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Does Your B2B Content Marketing Strategy Include High-Quality Content?

Published: June 16, 2020       Updated: May 13, 2024

4 min read

At the heart of content marketing is an unspoken agreement between you and your audience. They agree to give you some of their time. You agree to give them content that’s worthy of that time.

In your mind, each new piece of content can feel like just another in a long line of pieces you are creating. But for the person consuming that content, it’s not that at all. For them, it’s a decision on where to invest their time. They’ve made the choice to engage with you, and they have an expectation that you aren’t going to give them junk. That those 15 minutes, 30 minutes, an hour that they spend with your content isn’t going to be time wasted. That when they come to the end of whatever they are engaging with, they’ll have gained useful information or a new perspective to consider.

So, if that’s the expectation, are you creating content that lives up to it? Is your content high quality? It is if you can answer “yes” to any of the following questions.

Are you talking about solutions to real business problems?

First, everyone says yes to this question, but wait. Before you say yes, take an unbiased look at the content you’re creating. Where did the idea come from? If it was inspired by concerns your customers told you about when you built out buyer personas, then you’re likely creating content they’ll find valuable.

The problem is that the typical company doesn’t build its B2B content marketing strategy based on carefully researched buyer personas. Instead, they create content based on who they assume their buyer is, or they’re creating content based on strawmen they’ve built just to knock down. That first option—content based on assumptions—could occasionally hit on a real customer problem. But creating content that’s only occasionally relevant isn’t how you get someone to come back to consume content again and again. Instead, it’s an invitation for someone to engage once but disengage after subsequent disappointments.

And if all you’re doing is setting up strawmen then you’re essentially creating nothing more than product collateral. Those kinds of pieces usually end up with the product sheets and brochures. Why? Because they only talk about features and benefits, not about how customers are able to solve real problems.

Are you providing new information that’s unique to you?

I know this is true in our agency, and I assume it’s true in others: we salivate like a cartoon wolf looking at a steak when a client says they can provide original data. That’s the red meat of the marketing and PR world, and for good reason. There’s so much you can do with it.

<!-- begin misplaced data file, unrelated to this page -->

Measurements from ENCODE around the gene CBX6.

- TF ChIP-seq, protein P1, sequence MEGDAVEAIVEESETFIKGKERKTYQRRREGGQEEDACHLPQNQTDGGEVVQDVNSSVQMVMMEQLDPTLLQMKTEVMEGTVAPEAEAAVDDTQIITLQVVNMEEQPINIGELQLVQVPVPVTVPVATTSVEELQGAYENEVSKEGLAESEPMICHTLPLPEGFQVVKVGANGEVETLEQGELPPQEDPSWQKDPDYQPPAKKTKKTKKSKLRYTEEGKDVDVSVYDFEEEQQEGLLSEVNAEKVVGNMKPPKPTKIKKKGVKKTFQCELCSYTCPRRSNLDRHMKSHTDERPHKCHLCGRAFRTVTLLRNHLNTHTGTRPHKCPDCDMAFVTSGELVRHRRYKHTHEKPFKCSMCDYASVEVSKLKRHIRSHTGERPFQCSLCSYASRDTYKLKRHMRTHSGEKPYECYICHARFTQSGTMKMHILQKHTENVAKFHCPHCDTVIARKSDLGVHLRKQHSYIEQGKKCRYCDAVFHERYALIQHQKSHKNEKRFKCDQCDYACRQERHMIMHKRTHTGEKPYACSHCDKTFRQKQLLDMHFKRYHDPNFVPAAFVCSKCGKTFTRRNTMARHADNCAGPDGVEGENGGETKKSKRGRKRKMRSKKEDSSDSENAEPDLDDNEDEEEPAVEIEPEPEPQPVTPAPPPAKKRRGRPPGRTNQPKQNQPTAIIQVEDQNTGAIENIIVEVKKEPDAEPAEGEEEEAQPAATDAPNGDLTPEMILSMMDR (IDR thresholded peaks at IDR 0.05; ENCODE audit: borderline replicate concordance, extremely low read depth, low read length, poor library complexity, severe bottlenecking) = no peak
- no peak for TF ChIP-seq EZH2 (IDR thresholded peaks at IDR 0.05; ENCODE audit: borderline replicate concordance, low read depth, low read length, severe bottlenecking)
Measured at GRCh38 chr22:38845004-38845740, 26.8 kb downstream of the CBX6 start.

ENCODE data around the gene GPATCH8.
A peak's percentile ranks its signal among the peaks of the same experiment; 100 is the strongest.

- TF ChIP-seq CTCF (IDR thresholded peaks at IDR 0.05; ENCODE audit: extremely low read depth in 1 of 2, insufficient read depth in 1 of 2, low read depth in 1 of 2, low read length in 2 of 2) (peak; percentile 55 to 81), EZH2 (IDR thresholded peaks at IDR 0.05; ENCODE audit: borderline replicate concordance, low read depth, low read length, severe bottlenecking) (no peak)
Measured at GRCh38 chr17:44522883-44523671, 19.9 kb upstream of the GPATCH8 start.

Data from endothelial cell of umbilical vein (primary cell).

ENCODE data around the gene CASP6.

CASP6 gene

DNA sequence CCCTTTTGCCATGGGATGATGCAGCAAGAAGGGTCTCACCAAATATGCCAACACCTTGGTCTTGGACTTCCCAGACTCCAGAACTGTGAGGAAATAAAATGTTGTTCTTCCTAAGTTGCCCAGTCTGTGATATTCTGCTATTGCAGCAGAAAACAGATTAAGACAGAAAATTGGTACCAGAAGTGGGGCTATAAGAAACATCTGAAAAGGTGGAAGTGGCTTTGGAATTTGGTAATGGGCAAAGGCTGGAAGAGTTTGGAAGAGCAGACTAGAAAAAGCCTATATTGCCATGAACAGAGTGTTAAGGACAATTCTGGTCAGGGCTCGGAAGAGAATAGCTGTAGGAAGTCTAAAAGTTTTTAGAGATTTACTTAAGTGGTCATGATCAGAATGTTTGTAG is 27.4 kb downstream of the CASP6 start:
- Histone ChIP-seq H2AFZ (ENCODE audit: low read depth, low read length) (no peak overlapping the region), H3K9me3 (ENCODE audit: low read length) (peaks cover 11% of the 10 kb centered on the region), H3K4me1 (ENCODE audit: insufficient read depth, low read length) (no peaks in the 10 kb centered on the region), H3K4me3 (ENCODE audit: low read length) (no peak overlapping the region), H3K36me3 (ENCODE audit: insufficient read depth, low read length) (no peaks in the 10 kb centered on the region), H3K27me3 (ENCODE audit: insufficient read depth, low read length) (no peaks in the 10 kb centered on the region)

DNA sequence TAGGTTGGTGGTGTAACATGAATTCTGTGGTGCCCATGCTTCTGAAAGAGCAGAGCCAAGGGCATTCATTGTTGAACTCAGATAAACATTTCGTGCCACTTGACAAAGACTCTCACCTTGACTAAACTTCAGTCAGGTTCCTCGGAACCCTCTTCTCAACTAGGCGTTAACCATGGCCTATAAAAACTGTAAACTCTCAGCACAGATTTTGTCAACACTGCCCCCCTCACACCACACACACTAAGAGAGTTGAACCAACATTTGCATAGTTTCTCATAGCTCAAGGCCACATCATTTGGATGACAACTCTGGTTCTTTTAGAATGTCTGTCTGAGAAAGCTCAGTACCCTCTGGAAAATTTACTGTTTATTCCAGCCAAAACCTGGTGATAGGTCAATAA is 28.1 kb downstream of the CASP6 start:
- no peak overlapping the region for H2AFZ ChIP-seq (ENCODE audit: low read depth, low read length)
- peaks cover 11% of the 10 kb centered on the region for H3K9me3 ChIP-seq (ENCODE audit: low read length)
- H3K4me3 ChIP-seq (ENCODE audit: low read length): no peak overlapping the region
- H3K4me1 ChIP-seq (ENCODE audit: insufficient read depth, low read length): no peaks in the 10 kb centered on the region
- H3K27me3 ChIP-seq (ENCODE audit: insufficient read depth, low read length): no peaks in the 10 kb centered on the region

For the PR team, it’s great fodder for earning media mentions. The press love to build stories around original findings. Unique data is an excellent ice breaker for connecting with new media members and for continuing to nurture those relationships you already have. 

For the marketing team, original data is ideal for owned-media headlines. Want to drive downloads of a content piece and collect new email addresses to add to your CRM? Offer something like a study or report around the data or make it the central subject of a new and unique webinar.

Even better? Make the surveys that gather this data an annual thing. You can build real industry authority when you can look back at years of historical data and start drawing long-term conclusions from it.

Are you providing a new take on existing information?

Seemingly every organization has one—that person who seems able to pull one idea from here and a bit of data from there, mix them with the thoughts of an ancient philosopher, and create something new and unique and insightful.

It’s thought leadership in its purest form, and when it’s done well it’s really impressive. If you have someone like this inside your organization, capitalize on this asset. Use their insights to create content that will be valuable to readers. Artfully presenting a new take or unique perspective is the kind of high-quality content we are talking about. It’s valuable to the person reading it or watching it or listening to it, yes. But it’s also the kind of quality content that will keep people engaged and coming back for more. 

Remember that at the end of the day, B2B content marketing is about providing value in exchange for your prospect’s or customer’s time. People will come back and continue to consume your content if they feel like that’s what they’re getting. That’s why, from ideation to execution, the content creation process has to be focused on providing real answers to real business questions, sharing new data, or original thought.

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